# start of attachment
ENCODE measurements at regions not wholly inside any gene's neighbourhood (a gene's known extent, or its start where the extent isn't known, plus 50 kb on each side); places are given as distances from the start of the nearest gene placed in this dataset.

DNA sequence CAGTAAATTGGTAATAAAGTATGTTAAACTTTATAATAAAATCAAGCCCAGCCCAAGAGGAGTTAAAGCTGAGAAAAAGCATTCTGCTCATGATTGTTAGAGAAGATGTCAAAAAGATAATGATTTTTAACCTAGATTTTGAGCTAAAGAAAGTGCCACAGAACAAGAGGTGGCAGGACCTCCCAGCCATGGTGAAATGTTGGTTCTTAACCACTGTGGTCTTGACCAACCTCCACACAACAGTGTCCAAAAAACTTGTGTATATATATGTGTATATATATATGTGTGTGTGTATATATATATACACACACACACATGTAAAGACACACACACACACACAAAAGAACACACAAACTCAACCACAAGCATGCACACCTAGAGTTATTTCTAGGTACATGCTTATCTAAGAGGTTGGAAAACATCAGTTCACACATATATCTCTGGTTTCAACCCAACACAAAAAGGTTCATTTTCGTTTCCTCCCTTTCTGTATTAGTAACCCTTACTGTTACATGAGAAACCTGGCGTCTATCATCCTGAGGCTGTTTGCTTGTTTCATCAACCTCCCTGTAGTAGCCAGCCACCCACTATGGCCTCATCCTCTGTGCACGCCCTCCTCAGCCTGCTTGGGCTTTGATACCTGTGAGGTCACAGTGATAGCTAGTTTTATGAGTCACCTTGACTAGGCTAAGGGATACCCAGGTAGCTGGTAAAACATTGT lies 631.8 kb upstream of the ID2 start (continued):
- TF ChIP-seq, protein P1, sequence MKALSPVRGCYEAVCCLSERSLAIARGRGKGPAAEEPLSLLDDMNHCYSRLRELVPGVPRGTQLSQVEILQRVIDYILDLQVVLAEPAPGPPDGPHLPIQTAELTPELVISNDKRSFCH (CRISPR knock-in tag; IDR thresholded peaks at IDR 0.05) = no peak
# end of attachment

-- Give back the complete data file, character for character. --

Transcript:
ENCODE measurements at regions not wholly inside any gene's neighbourhood (a gene's known extent, or its start where the extent isn't known, plus 50 kb on each side); places are given as distances from the start of the nearest gene placed in this dataset.

DNA sequence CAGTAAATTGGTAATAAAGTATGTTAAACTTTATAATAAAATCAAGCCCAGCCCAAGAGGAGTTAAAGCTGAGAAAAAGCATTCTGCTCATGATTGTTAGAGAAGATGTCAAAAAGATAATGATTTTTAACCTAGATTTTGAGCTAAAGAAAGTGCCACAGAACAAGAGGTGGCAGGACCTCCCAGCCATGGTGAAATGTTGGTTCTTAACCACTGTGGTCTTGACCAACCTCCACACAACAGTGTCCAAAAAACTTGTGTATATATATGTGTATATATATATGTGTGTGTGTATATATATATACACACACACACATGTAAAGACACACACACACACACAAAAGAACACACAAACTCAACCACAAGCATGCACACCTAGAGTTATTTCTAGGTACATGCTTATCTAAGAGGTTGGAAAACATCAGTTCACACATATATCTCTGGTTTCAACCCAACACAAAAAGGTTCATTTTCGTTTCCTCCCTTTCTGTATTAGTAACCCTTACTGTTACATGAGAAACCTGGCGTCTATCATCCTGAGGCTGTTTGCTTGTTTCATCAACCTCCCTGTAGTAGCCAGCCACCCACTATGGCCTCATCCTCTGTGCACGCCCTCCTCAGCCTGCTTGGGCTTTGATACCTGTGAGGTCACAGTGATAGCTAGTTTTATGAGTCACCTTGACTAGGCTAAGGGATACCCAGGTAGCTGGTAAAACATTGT lies 631.8 kb upstream of the ID2 start (continued):
- TF ChIP-seq, protein P1, sequence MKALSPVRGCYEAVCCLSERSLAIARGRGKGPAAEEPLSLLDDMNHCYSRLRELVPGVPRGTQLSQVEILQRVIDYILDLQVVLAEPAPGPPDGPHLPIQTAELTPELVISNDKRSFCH (CRISPR knock-in tag; IDR thresholded peaks at IDR 0.05) = no peak